“The FinTech industry has told everybody for the last five years that the problem in small business banking or small business is access to loans, so you’ve seen a whole myriad [of firms] that have made their name in simplifying the lending process.

“Actually the problem is late payments. If you look at the late payments problem in the UK and actually globally, 80% of small businesses in the UK have invoicing terms of 30 days but on average, they don’t get paid for 74 days.

“If you look at those sole traders or micro businesses, they won’t have an admin department so they spend 1.2 days per month chasing people to pay them. That’s kind of an embarrassing thing when they’ve got a ring-up customer and say, ‘would you please mind settling that invoice for me?’”

It’s an observation that became the foundation of Bankifi’s work on behalf of TSB, one of the firm’s key clients.

As part of the work Bankifi has produced for TSB is a mechanism that enables small business customers of the bank to accept payments on the spot, without the need for waiting for an invoice to be settled. “What it’s basically doing is removing the need for small businesses to have a card machine.”

Distribution and marketing strategy

It’s easy to forget as a marketer that communication isn’t the only part of our job; distribution is also a key part of a successful marketing strategy. Bankifi is one of the best recent examples I’ve seen of this fact.

“It’s a fundamental part of the decision for us to go and distribute our product through banks and work with banks, as opposed to going directly to the end user.

Mark elaborates by explaining the challenge he’d face if he tried to target SMEs; “we talk about SMEs as if they’re this one amorphous mass. Actually, that couldn’t be more different. They’re actually very fragmented, there are lots of different verticals. So we took the decision to do the distribution through banks.”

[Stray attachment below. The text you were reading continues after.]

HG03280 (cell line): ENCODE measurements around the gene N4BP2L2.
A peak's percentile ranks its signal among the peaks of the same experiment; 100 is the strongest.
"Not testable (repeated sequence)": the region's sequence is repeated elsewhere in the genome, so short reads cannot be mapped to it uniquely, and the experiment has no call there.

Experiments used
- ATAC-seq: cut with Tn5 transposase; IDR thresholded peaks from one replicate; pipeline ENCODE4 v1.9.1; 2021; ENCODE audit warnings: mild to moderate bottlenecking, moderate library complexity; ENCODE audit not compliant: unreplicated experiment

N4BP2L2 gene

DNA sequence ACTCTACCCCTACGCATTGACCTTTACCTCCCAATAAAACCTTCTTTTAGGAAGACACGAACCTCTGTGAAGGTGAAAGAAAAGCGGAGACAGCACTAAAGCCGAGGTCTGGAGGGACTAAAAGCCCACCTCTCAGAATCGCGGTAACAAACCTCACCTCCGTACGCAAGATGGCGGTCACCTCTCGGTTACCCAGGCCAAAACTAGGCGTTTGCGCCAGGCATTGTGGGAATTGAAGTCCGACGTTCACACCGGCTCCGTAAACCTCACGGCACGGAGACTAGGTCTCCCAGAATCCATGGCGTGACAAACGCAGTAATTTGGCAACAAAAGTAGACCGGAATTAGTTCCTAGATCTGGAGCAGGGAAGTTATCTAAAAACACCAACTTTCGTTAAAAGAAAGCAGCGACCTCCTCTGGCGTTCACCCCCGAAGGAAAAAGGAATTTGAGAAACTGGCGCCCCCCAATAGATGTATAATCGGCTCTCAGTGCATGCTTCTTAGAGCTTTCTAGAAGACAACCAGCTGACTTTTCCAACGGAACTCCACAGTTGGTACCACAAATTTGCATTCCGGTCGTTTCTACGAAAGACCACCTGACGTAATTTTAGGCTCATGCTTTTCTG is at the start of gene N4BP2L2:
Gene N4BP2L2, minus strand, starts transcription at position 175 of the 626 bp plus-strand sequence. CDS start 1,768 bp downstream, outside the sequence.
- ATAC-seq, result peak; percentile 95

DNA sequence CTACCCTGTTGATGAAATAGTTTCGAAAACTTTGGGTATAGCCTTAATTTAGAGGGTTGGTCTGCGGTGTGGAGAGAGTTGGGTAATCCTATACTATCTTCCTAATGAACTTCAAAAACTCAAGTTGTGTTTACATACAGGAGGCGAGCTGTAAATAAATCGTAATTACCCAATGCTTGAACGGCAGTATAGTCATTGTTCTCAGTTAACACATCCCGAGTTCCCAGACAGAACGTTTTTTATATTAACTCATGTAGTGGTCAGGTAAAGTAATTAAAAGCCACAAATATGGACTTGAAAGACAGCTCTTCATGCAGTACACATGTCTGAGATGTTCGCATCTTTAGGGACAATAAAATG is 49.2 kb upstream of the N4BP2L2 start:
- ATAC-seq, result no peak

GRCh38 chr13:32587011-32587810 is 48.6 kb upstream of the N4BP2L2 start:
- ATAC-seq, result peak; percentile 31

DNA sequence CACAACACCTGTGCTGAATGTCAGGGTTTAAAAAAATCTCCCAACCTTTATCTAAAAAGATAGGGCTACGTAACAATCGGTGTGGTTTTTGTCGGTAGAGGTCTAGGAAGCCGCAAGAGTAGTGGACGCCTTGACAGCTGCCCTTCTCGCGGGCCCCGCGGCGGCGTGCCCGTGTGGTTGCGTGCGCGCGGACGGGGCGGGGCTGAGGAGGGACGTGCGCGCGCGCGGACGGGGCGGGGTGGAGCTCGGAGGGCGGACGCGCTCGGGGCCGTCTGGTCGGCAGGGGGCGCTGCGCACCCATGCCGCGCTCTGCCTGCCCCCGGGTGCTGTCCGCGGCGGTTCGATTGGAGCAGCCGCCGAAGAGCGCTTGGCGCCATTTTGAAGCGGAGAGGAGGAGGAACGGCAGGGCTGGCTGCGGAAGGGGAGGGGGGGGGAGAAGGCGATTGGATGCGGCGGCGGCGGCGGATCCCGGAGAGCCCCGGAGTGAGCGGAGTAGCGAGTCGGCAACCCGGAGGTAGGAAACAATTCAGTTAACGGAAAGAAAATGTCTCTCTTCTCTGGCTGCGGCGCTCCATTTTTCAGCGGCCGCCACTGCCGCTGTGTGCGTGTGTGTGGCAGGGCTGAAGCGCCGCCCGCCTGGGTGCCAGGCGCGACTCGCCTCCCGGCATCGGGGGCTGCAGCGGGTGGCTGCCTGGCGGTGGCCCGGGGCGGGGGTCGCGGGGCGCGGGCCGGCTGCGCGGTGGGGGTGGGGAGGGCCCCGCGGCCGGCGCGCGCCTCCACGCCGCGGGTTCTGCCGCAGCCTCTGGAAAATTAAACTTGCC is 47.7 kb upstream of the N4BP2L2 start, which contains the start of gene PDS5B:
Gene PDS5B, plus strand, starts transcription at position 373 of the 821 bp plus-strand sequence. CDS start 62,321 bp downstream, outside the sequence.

This fact changes Bankifi’s approach to marketing.

“One of the biggest things we do is brief the analysts.”

Trade shows also feature, “one of them is the Swift conference. All the banks go and meet vendors and exhibitors. So that’s another traditional channel. Then the other [event] is the European Banking Association, they have something called EBA day.”

So, what really is Bankifi?

“We don’t just describe ourselves as a technology company. We are a combination of a technology company, a payments processing company and a marketing agency.

“So what we help our banks do is acquire new customers, retain new customers, and service those customers better.”

Advice for others

As is typical when I sit down with an expert is to ask them what advice they would offer to others.

“It’s become really fashionable to describe yourself as an entrepreneur or be in the FinTech industry.

“…if you’ve got £10,000 and you need to buy your first house, are you going to put your £10,000 into your business or are you gonna put it down for the deposit on your house? If you’re going to do the latter, don’t go into being an entrepreneur or a startup, because it will take every penny you’ve got, it will take every ounce of energy and passion and belief, and you’ll get told your idea is crazy.”

Mark is quite clear not to leave his message on a negative note, though; “having said all of that, if you’re prepared to do it and you prepare to go through the hard yards, then it’s very rewarding.”